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I myself have fallen prey to this misconception, i.e., that being dependently typed as in Agda, Coq, etc., implies not being Turing complete, which can be (whether now or previously) found at quite a few locations on the internet such as:

Various SE sites, such as:

Wikipedia (e.g., the Agda page), and elsewhere, such as:

Is this perhaps a problem with 'common understanding' regarding what it means to be Turing complete?

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    $\begingroup$ @MevenLennon-Bertrand why DTT seems to have become somehow associated with not being Turing complete (in many places outsiders such as myself stumble across). $\endgroup$ Commented May 28 at 11:02
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    $\begingroup$ My question is why is this such a contentious topic? I was genuinely surprised when someone accused me of spouting propaganda for saying that pure Lean wasn't Turing complete (your first link above). I felt in that particular case it was helpful as a pedagogical aid in my answer to explain the three types of languages in Lean. (Also, as a computability theorist by training, it was correct in that narrow interpretation.) Of course, you can program in any language with primitive recursion if you have the right interpretation. (A big enough for loop is a while loop in practice...) $\endgroup$
    – Jason Rute
    Commented May 28 at 23:46
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    $\begingroup$ The problem is that this is often implied to be some barrier to the programs that can be written in languages like Agda when that is just not the case. Like saying, "Haskell can't do I/O," because technically the I/O capabilities are an embedded language, not every expression. That is a misleading technicality unless further clarified. Similarly, the fact that, say, $ℕ → ℕ$ in Agda does not contain all Turing computable functions means little about your ultimate ability to write and execute Turing equivalent programs using Agda. $\endgroup$
    – Dan Doel
    Commented May 29 at 3:05
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    $\begingroup$ I think this is now more of a sociology and scientific communication problem than a proof assistants problem. $\endgroup$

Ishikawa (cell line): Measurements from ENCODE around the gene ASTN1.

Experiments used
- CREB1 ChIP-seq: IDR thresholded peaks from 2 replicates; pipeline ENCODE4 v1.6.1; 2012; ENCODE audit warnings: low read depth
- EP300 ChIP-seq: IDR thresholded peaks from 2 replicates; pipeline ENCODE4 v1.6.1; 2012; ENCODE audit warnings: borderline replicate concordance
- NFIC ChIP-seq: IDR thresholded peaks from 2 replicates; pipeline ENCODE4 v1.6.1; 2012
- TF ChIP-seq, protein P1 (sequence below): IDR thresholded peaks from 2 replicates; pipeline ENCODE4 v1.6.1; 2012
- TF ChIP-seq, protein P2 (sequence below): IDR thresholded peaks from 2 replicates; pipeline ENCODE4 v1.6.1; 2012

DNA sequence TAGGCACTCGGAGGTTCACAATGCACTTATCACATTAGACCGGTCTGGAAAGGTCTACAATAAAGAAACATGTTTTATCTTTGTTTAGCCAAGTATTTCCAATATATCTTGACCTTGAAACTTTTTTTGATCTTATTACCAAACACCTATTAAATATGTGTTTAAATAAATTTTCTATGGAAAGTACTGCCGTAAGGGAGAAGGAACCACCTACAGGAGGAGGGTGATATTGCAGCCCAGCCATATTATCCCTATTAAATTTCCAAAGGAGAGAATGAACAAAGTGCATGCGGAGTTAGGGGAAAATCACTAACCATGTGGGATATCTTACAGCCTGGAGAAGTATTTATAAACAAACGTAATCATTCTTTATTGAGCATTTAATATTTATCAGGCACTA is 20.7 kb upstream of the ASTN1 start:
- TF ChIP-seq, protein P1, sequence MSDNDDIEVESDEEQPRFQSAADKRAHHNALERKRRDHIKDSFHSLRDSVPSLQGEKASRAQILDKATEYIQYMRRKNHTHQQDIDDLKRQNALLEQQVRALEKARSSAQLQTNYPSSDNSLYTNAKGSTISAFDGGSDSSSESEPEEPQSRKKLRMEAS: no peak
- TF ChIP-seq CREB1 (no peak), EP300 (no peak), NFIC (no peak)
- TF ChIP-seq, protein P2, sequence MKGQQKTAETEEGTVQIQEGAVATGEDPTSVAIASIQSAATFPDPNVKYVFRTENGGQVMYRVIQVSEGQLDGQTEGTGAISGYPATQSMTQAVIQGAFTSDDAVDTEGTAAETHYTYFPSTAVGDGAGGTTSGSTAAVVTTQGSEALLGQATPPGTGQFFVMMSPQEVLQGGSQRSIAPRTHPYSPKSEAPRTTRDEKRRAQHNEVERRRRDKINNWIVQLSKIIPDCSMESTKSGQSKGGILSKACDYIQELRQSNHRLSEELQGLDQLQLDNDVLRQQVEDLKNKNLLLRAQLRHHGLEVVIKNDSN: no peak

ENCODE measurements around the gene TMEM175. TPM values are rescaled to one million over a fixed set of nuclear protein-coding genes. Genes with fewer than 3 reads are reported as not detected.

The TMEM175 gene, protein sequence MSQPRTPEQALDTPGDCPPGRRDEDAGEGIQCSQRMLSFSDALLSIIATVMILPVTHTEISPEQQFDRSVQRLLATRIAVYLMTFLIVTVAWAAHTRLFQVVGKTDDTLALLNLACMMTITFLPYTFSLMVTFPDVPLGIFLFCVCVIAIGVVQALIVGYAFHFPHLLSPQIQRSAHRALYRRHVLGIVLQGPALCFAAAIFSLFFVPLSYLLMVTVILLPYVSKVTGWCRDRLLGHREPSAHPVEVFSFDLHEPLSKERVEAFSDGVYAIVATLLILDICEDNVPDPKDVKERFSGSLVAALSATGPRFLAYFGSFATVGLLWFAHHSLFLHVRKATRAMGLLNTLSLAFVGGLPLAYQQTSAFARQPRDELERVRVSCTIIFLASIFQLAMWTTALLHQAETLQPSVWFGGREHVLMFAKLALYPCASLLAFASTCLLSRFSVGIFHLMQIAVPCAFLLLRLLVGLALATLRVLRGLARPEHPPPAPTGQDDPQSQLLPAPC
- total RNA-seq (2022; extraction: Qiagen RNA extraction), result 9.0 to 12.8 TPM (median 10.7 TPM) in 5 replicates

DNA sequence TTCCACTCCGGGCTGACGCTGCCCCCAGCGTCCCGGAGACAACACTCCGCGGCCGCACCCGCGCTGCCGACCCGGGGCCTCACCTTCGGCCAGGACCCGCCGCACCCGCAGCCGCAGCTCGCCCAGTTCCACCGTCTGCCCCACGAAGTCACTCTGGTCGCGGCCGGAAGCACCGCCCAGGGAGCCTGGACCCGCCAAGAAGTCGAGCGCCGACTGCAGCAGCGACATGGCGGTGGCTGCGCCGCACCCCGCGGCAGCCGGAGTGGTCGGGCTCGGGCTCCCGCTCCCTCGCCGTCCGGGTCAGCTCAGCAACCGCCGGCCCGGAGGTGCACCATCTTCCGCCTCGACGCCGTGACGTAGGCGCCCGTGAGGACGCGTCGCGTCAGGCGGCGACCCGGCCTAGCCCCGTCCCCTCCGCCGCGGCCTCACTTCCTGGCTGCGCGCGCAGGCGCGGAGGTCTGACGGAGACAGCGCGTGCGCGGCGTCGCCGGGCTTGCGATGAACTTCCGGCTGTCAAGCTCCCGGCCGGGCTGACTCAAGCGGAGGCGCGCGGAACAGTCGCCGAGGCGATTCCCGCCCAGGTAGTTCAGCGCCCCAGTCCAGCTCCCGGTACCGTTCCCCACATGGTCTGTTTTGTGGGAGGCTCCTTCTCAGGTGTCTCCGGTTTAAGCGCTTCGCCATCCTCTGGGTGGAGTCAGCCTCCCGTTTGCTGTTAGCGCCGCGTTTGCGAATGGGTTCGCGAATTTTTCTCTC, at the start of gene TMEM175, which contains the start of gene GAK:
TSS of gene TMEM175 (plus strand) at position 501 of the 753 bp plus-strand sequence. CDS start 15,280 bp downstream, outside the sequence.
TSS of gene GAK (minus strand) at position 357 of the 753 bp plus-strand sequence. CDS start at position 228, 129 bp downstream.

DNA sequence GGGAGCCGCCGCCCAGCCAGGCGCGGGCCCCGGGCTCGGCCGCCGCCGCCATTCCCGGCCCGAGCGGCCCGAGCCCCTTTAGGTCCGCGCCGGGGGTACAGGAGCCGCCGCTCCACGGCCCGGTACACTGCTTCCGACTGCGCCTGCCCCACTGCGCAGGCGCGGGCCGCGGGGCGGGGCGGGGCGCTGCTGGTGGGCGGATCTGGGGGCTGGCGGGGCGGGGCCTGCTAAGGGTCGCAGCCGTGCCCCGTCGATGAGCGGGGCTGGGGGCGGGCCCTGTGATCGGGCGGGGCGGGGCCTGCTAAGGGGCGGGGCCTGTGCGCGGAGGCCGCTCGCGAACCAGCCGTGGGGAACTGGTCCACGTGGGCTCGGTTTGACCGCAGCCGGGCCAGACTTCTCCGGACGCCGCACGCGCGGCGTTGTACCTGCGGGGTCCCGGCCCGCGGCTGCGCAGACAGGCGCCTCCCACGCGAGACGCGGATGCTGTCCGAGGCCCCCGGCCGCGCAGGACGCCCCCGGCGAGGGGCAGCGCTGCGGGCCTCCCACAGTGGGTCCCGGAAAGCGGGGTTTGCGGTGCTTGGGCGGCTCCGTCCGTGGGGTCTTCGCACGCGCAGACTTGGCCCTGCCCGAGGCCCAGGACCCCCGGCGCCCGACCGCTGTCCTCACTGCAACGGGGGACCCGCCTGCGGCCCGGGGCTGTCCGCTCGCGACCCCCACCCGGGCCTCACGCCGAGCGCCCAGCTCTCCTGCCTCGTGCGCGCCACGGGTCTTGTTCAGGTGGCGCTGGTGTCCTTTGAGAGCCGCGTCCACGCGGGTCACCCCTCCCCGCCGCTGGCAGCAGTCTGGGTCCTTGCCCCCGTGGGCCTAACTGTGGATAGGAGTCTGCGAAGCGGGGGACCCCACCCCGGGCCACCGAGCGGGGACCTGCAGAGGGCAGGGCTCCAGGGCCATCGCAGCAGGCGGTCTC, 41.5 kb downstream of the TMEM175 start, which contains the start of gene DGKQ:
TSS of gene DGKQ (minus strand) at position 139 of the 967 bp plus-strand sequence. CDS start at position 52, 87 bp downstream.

– Trebor
    Commented May 30 at 9:52
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    $\begingroup$ This has nothing to do with sociology and everything with insufficient knowledge of computability theory. There is no misconception here, dependent type theories that are total and have a computable normalization procedure are Turing-incomplete. This is a theorem (see my answer), not an opinion. Now, what the implication are for practical usability of dependent type theories that are total, that's an entirely different matter. $\endgroup$ Commented May 30 at 15:55

2 Answers 2

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[Supplemental: I rewrote the answer so that any shred of vagueness is gone, as it was evoking religuous zeal, and I would prefer to stick to math. Everything is explained in terms of a widely accepted and general idea of models of computation, namely (typed) realizability theory. There are of course other ways of modeling computation, and anyone else is welcome to present a coherent mathematically mature alternative picture in their own answer.]

We work with typed partial combinatory algebras as models of computation. These include a host of examples, ranging from Turing machines, Turing machines with oracles, $\lambda$-calculi of various kinds, programming languages, topological models based on Scott domains, topological models based on the Baire space, etc. My notes on realizability cover all the material needed to understand the following definitions and theorems. I shall refer to theorems and definitions therein.